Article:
"Anytime there’s a heightened sense of concern, it’s important to communicate with frequency and consistency and to stay on message," he explains. "You also have to listen. When groups voice their concerns, it’s a big job to listen and respond in kind."

Claudia Gioia, president and CEO of Hill+Knowlton’s Latin American offices, says communicators should prioritize informing people so they can make their own decisions.

"Before any athletic event, especially with the Olympics, the media tends to revolve their conversations around the problems," she explains. "Communications will help keep people informed and the more informed they are, they will make their decisions. The more transparent and open they are the better."

Zika worries aren’t just limited to tourists. Athletes, the main attraction of the Olympics themselves, are also voicing concern about getting infected with Zika. Tennis superstar Serena Williams, for instance, says she plans to compete in the Olympics but be "super-protected." Golfer Rory McIlroy said last week that he could sit out the Summer Games due to Zika, but changed course this week to indicate he is more comfortable with playing in Brazil.

If a star athlete such as Williams opts out of the Olympics, it could affect the International Olympic Committee’s decision-making process, Prudencio notes.

"That would be a big change in the paradigm," he says, adding, "My sense is as people know more about the disease, they will feel more comfortable."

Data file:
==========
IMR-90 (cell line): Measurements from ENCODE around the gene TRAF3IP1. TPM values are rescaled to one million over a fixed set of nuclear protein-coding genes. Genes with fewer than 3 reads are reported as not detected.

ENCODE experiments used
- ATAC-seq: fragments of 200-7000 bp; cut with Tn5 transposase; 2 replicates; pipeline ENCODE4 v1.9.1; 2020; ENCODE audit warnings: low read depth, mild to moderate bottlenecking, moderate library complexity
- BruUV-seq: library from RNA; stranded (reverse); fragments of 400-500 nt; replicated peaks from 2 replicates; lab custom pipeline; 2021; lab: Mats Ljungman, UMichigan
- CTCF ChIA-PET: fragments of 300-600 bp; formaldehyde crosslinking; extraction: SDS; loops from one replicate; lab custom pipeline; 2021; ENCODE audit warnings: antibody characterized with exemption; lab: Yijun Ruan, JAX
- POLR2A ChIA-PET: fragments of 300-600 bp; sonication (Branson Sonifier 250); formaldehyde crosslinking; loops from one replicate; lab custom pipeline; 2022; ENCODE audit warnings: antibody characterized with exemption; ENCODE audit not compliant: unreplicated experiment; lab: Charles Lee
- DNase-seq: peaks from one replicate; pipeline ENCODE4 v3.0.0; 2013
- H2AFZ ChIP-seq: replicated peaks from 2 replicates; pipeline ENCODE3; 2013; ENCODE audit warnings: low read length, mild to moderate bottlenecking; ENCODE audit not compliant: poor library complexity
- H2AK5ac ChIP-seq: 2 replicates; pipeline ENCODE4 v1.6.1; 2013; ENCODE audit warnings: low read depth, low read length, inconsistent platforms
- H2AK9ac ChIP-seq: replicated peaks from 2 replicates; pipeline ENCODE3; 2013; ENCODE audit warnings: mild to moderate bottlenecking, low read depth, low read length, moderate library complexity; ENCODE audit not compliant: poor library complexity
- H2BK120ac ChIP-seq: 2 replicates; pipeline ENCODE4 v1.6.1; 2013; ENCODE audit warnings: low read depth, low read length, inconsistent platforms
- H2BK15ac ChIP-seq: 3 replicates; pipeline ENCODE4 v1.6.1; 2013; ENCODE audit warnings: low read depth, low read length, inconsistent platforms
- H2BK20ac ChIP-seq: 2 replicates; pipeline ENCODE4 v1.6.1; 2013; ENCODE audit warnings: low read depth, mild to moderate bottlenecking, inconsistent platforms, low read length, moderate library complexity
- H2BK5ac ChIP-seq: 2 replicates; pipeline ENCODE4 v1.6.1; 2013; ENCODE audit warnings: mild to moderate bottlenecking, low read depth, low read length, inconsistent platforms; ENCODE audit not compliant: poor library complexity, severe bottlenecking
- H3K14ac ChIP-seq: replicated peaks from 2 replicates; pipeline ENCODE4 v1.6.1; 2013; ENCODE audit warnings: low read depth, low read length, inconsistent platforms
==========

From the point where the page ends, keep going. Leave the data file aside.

Experts note that visitors should stay informed, part of which is understanding the historical context of the country and its contemporary environment.

"Brazil is very sensitive to the issue not only because of the Olympics, which is a secondary concern when it comes to Zika, but because their own population has been affected," Prudencio says.

Mosquito-borne outbreaks are not uncommon in the country. They include Dengue, which is carried by the same mosquito, yet is outpacing the spread of Zika, and H1N1, but neither has received as much coverage. To minimize Zika’s spread, the government deployed 200,000 military personnel in areas ripe for mosquito breeding grounds, which are regions typically of lower socioeconomic status with fewer resources. Authorities anticipate mosquito populations will decrease in August when the Games kick off during the Brazilian winter.

The level of alarm outside Brazil doesn’t match that inside the country, according to Marco Antonio Sabino, partner and chairman of Llorente & Cuenca Brazil. He says communications should be based on concrete measures, noting that the Brazilian government plans to hand out booklets to athletes with precautions they should take against mosquito-borne illnesses.

"There is clearly a gap of information around this: both internally, where we see a decrease on deeper analysis and communications compared to the beginning of the year, and externally, where we see an increase on alarmist communication that does not look for local specialists to get an approach consistent to our reality," Sabino explains. "This is just a suggestion, but the organization and Brazilian Ministry of Health should join efforts to present our specialists as authorities daily, speaking about the risks but presenting their conclusions and commitments."